On February 8, the South Carolina Supreme Court issued an opinion* in a real estate case involving the I’On development in Charleston County. Justice Hearn’s opening sentence is revealing: “This case involves promises made and broken to homeowners by a developer and its affiliated entities.” The first sentence describing the facts is equally telling: “The facts of this case are complicated, and, (in the words of a prior Supreme Court opinion, citation omitted) are “not for the weary.”
I’On is described as a high-density residential development that comprises public squares, restaurants, shops, and homes designed to imitate historic urban housing, including a replica of downtown Charleston’s Rainbow Row. The opinion recites that after the Court rejected a referendum effort to restrict multi-use zoning, construction of I’On Phase II began around 2000.
In 2010 two individual homeowners sued the developer entities and individuals for various causes of action related to the nonconveyance of certain real property and community amenities within the neighborhood. A mistrial was ordered to realign the homeowner’s association as a plaintiff. A subsequent trial resulted in a jury verdict in favor of the HOA in the amount of $1.75 million for breach of fiduciary duty and in favor of an individual owner in the amount of $20,000 for negligent misrepresentation.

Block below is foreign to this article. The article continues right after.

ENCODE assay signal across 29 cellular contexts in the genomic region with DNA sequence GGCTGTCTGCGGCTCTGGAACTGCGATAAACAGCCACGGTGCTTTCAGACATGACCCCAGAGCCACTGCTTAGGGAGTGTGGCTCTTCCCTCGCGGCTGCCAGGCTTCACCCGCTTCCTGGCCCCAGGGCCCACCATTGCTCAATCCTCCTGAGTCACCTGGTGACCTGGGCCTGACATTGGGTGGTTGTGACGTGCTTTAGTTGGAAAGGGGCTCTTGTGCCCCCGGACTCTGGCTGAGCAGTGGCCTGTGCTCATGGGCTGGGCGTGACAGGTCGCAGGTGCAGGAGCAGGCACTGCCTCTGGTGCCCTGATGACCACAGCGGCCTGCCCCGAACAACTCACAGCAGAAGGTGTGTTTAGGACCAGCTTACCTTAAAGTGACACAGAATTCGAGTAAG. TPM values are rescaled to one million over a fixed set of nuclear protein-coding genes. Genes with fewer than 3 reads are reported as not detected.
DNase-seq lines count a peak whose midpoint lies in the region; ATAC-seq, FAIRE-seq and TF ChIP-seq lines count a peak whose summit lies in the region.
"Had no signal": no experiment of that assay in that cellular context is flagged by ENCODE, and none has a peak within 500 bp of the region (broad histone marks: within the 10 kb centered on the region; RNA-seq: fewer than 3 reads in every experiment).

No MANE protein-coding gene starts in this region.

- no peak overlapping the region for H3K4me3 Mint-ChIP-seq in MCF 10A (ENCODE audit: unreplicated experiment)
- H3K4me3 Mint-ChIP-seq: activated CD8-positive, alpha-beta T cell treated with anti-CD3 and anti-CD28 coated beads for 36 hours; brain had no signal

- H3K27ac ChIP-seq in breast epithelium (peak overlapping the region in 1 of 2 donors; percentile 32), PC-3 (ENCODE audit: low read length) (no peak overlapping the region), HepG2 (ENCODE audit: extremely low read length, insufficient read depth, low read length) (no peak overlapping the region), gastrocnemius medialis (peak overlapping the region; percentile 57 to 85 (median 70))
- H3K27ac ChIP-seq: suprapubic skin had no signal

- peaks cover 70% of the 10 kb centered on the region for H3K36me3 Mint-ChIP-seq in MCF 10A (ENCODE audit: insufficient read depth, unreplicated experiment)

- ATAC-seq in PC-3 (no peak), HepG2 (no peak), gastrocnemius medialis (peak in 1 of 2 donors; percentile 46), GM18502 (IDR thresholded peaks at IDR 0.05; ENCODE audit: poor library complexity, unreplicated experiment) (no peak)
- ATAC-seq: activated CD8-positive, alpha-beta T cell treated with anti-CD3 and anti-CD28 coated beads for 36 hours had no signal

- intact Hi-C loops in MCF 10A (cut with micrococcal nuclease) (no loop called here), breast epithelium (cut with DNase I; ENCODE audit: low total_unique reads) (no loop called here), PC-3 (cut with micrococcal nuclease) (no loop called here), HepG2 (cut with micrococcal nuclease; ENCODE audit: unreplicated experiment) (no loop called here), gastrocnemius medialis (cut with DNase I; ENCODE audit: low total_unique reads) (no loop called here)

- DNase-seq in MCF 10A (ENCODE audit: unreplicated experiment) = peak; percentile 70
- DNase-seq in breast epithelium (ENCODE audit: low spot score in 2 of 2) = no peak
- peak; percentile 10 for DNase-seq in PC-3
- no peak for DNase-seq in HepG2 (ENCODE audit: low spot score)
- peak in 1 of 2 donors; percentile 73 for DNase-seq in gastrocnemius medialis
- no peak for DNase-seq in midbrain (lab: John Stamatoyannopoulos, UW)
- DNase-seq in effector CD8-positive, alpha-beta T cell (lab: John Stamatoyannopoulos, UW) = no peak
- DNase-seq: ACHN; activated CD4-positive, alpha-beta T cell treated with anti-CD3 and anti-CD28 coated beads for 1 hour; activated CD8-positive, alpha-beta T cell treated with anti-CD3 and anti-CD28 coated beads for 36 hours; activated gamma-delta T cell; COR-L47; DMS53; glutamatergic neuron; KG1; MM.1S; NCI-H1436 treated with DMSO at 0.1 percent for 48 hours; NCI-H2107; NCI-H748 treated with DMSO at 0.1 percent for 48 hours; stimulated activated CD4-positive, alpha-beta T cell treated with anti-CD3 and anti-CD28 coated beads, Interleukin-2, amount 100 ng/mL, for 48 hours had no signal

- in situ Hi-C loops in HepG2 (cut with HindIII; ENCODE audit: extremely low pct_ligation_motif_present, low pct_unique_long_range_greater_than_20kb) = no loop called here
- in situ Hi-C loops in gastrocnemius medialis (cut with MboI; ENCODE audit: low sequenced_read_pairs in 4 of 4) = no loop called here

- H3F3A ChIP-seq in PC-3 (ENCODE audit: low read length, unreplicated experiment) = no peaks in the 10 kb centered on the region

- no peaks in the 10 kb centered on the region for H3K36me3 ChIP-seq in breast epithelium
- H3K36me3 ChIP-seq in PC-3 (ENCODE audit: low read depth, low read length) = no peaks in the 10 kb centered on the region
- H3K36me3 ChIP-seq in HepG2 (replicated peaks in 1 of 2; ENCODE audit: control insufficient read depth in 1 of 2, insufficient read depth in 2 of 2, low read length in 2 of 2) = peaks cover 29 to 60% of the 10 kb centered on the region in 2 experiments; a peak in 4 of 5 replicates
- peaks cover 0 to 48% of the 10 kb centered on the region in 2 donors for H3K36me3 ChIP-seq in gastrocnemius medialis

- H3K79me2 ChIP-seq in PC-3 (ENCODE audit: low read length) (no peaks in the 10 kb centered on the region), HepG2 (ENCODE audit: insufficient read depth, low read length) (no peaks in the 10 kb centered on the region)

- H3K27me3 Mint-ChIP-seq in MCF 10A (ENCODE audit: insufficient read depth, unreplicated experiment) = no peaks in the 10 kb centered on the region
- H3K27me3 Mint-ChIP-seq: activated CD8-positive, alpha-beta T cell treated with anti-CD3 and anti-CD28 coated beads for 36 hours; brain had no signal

The history of the development includes a 1998 Property Report filed with the U.S. Department of Housing and Urban Development to comply with the Interstate Land Sales Full Disclosure Act. The report contained a paragraph in all caps promising that “recreational facilities” would be conveyed to the HOA upon completion of construction. But the report warned that certain recreational facilities may be owned and operated by persons other than the HOA.
The Court recited that shortly after the Report was issues, the developers began a pattern of conduct altering their initial promise to convey ownership of the disputed properties to the HOA. Later, an easement agreement was executed and signed by the same person in three different roles, as manager of the I’On Club, as president of the HOA, and as general manager of the I’On Company. A property owner expressed the concern that this agreement was “sort of shaking hands with yourself.”
The Court of Appeals waffled, first upholding the lower’s court’s verdicts, then, on rehearing, practically nullifying the verdicts.
I am not going to get down into the weeds on the complex facts, but I do want to make a couple of points for your information.
First, the statute of limitations issues were thorny, and the Supreme Court upheld the Circuit Court’s submission of these issues to the jury and stated that the facts supported the jury’s determination of the question of when the statute of limitations began to run.
Second, please pay attention to footnote 7. It states that the developer conceded on appeal that one individual owner’s contract to purchase his lot was a sealed instrument and thus has a twenty-year statute of limitations under S.C. Code §15-3-520. Please pay particular attention to whether your clients signed “sealed instruments” because liability under those instruments may be much longer than anticipated.
Otherwise, the Court was adamant that the verdicts were appropriate because of the “plethora of evidence presented of the Developers’ bad faith, broken promises, and self-dealing.”
Represent your developer clients well, dirt lawyers, to avoid losing cases like this one. Read this case carefully and share it with your developer clients as an excellent lesson of what not to do!
*Walbeck v. The I’On Company, LLC, South Carolina Supreme Court Opinion 28134 (February 8, 2023)